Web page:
Yankee Kingdom: Vermont and New Hampshire

Yankee Kingdom: Vermont and New Hampshire

Yankee Kingdom: Vermont and New Hampshire

Yankee Kingdom: Vermont and New Hampshire

Excerpt

The happy union of the four seasons with the mountain and valley country has been put asunder. In A Study of History Arnold Toynbee has declared that New Hampshire is north of "the optimum climatic area" and that Maine is merely the habitat of "woodmen and watermen and hunters." Except as an offshoot of New York, Vermont is not mentioned. ". . . when we speak of New England and the part it has played in American history," says this distinguished assessor of civilizations, "we are really thinking of only three of its five little states--of Massachusetts, Connecticut and Rhode Island." Since this book is written in admiration of Vermont and New Hampshire, the chronicler of the excellent state of Maine must fend for himself, and should make rewarding work of it.

If you are to accept Vermont as a part of New England, Mr. Toynbee, there are in all six states. And if your readers are to accept the phrase "optimum climatic area" for what it seems to mean, they must ask how it is possible to draw a line boldly through an area and assert that everything to the south is optimum and everything to the north more or less minimum. For if optimum areas are those where people respond most vigorously to their background of climate and geography, and you do not include New Hampshire and Vermont among them, then, Mr. Toynbee, your theory does not hold water.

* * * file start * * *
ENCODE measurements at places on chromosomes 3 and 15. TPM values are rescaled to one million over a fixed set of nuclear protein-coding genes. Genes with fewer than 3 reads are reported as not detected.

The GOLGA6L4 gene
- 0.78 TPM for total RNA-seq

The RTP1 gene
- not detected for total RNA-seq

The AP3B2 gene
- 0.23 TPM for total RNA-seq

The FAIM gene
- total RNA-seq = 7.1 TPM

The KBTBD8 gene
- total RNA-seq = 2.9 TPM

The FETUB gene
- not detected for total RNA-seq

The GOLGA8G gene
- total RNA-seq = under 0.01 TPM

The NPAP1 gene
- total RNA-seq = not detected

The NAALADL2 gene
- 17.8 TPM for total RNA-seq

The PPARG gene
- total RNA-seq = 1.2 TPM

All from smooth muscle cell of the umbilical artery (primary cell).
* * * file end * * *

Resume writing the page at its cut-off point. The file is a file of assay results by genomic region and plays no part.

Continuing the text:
Our winters are hard, no denying that, and back in the sheepraising days they used to joke about our special breed with pointed noses that evolved from eating grass between the stones. But the word "Yankee," which during recent wars at least has come to mean all Americans, has a unique significance when applied to the spare, silent and frugal people of the three northernmost New England states. In field and factory, in the councils of the nation during peace and war, the people of Vermont and New Hampshire, whether as a result of geography and climate, optimum or otherwise, have shown spirit and character that have marked American institutions permanently and irrevocably. They have done so to a degree that is all out of proportion to their numbers and to the size of their homeland.

Through the years the number of native-born Vermonters in Who's Who in America has been astonishingly high; indeed, in . . .

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